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Labor Economy - Essay Example

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Economists believe that the economy of the United State is being sucked into what they refer to as “economic black hole”, a state requiring immediate intervention of economic specialist; otherwise, the economy might never recover. The fact that the economy has been…
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Labor Economy
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Download file to see previous pages The economic meltdown experienced in the US affected the labor market significantly leading to a notable change (Conrad, 2005). Therefore, economist should find ways to recover the affected labor market in their endeavors.
Labor market in the US had somehow a balanced equilibrium in terms of employment before the crisis. Analysts in America noted a relatively low rate of unemployment at 3.9 percent in January 2001. Nevertheless, due to crisis and financial issues, unemployment lost dynamism and increased. The rate of layoff spiked with crisis while the rate of hiring fell down considerably. In March 2005, the official rate of unemployment in the US reached 5.2 percent. It represented 13.6 million people in America who were unemployed, part-time workers out of economic necessity, or had lost courage to look for jobs. This resulted due to recession and crisis surrounding September 11, 2001 (Conrad, 2005).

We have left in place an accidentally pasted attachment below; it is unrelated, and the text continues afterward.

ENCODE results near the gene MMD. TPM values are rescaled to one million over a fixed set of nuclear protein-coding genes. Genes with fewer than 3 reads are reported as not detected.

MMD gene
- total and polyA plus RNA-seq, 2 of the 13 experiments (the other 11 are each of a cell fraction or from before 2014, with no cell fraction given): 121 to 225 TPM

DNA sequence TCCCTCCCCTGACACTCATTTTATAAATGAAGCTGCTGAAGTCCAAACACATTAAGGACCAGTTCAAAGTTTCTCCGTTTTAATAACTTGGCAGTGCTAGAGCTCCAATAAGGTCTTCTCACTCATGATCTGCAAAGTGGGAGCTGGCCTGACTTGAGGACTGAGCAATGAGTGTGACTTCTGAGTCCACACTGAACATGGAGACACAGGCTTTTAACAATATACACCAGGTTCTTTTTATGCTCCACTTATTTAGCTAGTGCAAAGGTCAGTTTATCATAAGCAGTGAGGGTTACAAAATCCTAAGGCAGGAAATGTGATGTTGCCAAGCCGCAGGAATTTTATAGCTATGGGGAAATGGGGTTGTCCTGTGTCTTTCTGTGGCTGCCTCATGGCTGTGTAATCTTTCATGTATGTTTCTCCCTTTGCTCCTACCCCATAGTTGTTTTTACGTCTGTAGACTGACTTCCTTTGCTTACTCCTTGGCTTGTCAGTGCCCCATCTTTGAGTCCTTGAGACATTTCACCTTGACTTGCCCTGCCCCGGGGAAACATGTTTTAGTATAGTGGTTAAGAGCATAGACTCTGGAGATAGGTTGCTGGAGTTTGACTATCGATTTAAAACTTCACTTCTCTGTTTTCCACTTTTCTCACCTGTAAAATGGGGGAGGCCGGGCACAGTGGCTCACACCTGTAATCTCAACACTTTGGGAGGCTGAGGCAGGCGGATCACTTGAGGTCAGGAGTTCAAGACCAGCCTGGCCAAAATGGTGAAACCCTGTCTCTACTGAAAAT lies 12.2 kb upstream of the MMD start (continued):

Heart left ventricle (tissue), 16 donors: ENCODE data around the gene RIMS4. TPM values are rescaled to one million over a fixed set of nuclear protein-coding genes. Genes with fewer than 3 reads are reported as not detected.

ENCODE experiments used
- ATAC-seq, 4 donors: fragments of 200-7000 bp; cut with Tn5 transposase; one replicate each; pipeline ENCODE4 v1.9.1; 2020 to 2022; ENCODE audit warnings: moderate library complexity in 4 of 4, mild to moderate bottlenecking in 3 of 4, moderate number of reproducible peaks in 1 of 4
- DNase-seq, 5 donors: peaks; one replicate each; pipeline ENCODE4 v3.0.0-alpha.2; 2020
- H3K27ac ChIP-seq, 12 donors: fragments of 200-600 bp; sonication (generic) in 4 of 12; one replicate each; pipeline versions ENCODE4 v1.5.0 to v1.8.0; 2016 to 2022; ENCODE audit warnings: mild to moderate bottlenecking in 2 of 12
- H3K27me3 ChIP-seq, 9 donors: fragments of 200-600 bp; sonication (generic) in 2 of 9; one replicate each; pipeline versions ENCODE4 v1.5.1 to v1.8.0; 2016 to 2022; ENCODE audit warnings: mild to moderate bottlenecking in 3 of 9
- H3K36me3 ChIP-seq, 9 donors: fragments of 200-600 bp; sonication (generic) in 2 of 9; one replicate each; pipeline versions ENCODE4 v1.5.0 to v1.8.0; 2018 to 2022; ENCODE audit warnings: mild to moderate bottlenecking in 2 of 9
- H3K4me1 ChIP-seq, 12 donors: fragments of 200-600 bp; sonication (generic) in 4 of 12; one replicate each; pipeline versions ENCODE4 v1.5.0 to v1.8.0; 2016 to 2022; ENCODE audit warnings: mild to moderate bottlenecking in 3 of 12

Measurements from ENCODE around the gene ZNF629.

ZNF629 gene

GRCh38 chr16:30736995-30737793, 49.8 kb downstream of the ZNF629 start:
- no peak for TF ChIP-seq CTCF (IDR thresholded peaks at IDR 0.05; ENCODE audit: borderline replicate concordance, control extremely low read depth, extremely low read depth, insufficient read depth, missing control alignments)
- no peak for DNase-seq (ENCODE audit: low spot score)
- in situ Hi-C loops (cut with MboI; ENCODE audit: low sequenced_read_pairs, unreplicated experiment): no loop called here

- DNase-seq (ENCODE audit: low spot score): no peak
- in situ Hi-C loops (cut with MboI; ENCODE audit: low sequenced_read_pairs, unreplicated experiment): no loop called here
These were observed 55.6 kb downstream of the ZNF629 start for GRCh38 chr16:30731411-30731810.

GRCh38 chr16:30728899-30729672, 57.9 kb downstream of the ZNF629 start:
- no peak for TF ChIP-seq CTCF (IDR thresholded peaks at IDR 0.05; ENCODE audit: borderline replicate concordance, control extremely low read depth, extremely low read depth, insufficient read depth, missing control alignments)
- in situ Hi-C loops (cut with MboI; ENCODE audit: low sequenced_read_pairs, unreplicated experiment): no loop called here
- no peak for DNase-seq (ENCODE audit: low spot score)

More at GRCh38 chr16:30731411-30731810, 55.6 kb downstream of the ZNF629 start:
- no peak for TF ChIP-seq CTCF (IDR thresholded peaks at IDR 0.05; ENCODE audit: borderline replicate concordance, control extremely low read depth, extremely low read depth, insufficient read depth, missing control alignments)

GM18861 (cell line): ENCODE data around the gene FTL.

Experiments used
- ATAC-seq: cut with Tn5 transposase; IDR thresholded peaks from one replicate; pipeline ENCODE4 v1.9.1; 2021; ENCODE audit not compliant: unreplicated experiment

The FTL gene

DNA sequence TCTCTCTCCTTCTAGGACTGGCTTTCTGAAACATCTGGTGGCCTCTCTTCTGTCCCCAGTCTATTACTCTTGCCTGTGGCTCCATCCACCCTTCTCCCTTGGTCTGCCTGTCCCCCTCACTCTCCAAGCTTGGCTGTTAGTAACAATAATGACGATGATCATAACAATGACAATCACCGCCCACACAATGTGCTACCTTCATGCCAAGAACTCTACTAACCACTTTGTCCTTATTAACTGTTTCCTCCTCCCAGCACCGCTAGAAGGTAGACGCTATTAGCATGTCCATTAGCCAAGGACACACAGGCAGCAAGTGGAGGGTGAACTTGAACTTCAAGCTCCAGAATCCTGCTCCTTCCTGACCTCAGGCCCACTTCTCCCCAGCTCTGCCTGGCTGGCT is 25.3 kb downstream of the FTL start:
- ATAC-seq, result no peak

The rate of labor force participation in United States exhibited a funny trend before and after the crisis. Before the crisis, the rate of labor force participation increased due to continuous entry of women into the labor market. After crisis, they contributed to 66 percent of labor force in 2005 while rate of labor force participation in men declined to 73 percent. Scholars argue that, rate of labor force participation increased due to high entry of women who had accurately planned their future and were able to venture and compete in the labor market (Jacobsen, 2004).
Before the crisis, United States minimum wage remained constant at $ 5.35 per hour but this varied from one county to another. The Congress gave counties power to set minimum wage above federal level. As a result, the counties set an hourly minimum wage. During and after crisis, pursuant of fair labor standards broke the record when they set a constant minimum wage of $5.15 per hour (McDonald, 2007).
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